Dear Theologika,

In the new translation of the Nicene Creed at Mass we say that Word of God “became incarnate of the virgin Mary.” What does “incarnate” or “incarnation” mean?


Dear Puzzled,

The answer to your question is laid out in two passages from Scripture. The first is the prologue or opening of St. John’s Gospel: “In the beginning was the Word and the Word was with God and the Word was God… And the Word became flesh and dwelt (literally, pitched His tent) among us.” For the second, we look to the opening of St. Luke’s Gospel in which we have the beautiful scene of the Angel Gabriel announcing to Mary God’s plans, hopes, and desires to be one with us again, and Mary says “yes” to becoming the Mother of God because as the Angel says, “Nothing is impossible with God.”

God’s fullest and most complete expression of God’s self is the Logos – a term we translate as Word. But the term logos in Greek really means the unique quality that makes something what it is. God’s logos or Word is that fullness of God’s self-disclosure which occasions the Holy Spirit — the infinite love between the Word and the unoriginated Originator, whom Jesus called the Father. This is the one God, the Holy Trinity: Father, Son and Holy Spirit.

When we talk about the mystery of the Incarnation we are reflecting on the perfect union of God’s logos with Jesus of Nazareth who, as a result, is fully human and fully divine. This is called the hypostatic union. The Word of God is made flesh and dwells among us.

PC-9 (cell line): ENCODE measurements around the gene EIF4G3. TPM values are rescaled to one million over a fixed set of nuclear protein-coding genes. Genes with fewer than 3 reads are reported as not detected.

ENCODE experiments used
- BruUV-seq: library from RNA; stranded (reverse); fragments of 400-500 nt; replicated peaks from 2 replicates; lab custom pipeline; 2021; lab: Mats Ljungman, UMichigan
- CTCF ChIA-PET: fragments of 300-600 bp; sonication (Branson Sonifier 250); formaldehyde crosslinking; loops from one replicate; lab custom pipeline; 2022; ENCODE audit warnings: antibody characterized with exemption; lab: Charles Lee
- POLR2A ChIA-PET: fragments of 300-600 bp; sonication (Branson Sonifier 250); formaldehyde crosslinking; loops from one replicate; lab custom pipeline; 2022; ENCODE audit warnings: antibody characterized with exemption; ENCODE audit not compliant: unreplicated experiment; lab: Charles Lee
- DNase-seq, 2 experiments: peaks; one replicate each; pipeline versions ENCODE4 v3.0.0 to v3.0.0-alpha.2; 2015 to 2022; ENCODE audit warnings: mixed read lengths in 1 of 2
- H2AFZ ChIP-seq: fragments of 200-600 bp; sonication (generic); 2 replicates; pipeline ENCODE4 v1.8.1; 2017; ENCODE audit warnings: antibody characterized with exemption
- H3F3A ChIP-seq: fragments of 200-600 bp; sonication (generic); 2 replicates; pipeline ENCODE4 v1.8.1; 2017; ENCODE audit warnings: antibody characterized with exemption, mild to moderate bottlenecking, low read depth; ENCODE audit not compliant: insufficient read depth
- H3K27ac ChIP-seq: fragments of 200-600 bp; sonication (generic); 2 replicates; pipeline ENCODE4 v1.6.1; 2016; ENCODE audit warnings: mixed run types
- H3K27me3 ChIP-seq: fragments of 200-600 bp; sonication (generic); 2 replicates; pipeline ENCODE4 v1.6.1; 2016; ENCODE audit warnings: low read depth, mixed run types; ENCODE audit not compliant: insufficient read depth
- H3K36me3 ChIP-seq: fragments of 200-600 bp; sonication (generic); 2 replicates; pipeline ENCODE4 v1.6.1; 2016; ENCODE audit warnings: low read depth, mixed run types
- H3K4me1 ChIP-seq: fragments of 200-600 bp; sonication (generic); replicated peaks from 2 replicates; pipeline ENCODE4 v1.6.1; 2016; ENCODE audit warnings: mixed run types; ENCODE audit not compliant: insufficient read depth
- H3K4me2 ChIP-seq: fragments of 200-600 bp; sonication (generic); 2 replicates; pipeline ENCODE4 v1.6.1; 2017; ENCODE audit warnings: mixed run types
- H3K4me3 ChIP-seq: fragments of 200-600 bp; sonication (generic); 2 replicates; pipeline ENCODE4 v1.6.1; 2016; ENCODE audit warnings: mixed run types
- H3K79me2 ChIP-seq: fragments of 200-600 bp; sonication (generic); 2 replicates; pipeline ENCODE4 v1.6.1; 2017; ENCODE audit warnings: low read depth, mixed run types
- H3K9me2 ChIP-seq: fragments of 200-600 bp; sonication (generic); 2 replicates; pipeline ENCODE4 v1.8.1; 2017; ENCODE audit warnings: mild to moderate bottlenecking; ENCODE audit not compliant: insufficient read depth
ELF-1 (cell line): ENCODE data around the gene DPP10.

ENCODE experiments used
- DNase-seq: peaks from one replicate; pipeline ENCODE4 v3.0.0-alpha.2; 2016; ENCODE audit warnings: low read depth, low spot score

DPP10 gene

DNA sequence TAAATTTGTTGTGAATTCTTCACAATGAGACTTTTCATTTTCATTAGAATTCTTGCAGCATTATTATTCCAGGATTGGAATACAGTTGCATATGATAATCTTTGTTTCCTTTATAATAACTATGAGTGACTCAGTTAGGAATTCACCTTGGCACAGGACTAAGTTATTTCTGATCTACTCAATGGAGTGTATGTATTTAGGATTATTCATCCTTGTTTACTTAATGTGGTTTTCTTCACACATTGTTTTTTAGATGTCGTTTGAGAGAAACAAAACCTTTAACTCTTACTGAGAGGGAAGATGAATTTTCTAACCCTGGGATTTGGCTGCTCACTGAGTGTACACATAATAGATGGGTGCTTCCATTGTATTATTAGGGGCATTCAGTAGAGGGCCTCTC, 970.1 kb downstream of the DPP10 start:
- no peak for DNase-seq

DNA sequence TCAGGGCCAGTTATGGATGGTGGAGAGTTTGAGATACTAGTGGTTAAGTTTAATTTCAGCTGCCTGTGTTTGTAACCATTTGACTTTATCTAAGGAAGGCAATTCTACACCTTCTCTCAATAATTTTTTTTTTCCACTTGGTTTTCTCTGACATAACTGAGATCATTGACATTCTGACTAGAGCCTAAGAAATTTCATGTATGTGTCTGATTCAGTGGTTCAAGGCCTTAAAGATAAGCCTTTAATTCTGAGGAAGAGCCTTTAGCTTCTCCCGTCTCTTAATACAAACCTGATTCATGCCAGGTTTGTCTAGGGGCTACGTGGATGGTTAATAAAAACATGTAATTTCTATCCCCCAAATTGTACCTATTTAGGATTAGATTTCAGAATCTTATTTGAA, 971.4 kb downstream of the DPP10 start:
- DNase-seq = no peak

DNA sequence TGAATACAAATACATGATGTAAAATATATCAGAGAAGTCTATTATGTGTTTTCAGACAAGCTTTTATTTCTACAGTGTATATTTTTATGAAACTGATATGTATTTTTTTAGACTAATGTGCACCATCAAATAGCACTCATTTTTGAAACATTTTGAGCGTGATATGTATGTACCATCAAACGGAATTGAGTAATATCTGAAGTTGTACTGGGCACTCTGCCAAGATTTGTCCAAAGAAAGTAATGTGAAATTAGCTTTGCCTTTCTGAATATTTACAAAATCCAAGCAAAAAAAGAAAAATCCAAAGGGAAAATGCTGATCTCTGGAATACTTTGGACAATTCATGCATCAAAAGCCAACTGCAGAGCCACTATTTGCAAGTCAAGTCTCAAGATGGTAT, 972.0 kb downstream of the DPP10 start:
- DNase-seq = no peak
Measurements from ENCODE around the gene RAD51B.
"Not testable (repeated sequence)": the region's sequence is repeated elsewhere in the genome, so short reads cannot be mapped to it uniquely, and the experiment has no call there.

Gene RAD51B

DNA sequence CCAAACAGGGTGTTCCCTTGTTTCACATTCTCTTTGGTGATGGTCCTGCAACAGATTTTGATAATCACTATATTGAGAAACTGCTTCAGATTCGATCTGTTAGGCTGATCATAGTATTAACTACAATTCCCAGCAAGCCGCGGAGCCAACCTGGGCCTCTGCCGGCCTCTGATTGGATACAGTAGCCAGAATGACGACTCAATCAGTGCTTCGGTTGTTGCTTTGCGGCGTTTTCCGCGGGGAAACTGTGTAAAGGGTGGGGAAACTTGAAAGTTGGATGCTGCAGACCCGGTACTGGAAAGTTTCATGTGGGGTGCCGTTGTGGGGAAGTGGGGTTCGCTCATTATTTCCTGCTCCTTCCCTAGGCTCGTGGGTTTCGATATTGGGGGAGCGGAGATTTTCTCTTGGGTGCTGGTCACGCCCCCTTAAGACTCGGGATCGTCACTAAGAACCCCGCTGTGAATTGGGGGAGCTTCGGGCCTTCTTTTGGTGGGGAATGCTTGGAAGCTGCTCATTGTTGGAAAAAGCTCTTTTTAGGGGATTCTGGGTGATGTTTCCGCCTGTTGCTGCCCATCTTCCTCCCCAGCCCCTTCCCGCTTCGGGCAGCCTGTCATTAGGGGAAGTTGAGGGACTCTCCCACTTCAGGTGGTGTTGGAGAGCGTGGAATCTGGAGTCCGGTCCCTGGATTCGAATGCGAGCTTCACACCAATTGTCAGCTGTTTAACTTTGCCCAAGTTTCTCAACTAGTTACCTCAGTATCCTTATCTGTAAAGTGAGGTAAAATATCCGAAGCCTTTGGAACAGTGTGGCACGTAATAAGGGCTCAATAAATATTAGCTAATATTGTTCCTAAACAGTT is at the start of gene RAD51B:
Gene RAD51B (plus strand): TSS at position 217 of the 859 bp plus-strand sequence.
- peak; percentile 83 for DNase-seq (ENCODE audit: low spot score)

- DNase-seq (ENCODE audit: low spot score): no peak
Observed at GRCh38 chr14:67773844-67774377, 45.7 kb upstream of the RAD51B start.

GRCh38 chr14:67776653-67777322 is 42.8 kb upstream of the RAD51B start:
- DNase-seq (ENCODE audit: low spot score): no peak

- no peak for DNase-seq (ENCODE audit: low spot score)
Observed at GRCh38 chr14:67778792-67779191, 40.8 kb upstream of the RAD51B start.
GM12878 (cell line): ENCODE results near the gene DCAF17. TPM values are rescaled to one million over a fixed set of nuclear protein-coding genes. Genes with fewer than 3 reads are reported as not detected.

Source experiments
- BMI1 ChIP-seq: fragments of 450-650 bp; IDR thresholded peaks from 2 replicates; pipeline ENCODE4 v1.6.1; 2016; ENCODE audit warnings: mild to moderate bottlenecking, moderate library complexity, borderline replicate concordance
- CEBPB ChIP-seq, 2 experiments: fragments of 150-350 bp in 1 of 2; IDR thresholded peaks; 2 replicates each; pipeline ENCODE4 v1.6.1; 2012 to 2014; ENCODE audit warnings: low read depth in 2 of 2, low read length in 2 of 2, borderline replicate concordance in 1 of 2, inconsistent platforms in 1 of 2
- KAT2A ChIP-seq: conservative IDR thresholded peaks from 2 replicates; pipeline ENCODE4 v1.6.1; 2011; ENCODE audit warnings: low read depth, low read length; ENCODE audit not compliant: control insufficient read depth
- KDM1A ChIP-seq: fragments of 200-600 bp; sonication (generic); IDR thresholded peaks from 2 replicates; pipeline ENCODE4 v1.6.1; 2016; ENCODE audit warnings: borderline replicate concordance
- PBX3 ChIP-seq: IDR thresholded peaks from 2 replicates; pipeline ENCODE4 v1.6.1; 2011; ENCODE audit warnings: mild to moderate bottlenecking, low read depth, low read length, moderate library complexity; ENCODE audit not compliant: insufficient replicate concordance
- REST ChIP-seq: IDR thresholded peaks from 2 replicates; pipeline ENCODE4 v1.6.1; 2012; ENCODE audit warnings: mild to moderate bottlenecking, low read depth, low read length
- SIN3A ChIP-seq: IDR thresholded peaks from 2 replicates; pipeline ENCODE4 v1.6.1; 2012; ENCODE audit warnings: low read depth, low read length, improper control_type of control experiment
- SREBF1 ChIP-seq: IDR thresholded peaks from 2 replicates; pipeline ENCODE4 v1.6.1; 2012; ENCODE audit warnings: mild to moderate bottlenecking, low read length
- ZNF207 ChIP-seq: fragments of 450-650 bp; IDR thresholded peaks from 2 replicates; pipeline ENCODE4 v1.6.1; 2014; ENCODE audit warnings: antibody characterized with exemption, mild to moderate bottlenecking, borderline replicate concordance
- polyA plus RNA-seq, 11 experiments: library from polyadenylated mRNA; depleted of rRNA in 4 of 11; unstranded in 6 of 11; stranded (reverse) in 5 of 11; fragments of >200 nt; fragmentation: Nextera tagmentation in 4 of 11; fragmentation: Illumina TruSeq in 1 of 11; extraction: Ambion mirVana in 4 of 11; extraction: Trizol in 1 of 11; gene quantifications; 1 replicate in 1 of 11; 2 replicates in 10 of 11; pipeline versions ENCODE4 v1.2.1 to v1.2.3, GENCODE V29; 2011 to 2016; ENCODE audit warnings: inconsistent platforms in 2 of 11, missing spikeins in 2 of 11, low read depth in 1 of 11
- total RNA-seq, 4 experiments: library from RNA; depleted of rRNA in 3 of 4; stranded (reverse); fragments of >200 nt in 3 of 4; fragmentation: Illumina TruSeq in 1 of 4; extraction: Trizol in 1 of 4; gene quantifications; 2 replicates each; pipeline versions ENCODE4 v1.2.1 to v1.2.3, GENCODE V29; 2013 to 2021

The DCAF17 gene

It is not uncommon in many traditions for gods to have children with humans. The offspring of a god and a human, a demigod, is half human and half godlike. In the revealed mystery of the Incarnation we are not talking about Jesus as a demigod, as half human and half divine. Our belief is that Jesus, from the moment of his conception, was both truly human and truly divine. Human nature did not bring down or degrade the divine nature of the Word of God. Instead, the Word of God raised humanity to its fullest potential in Jesus.

Through our baptism into the death and rising of Christ and our anointing in the Spirit, we come to share in this divine life of the Trinity as redeemed humans, caught up in the Trinity of God’s Love. Our new life in Christ leads us to be part and parcel of the Incarnation — the mystery of God’s Word unfolding in our everyday human lives. We celebrate and affirm our life in the Trinity every time we bless ourselves with the sign of the cross.



Image: Holy Virgin Mary with Christ Child by unidentified Ethiopian Artist
Wheaton College Permanent Collection

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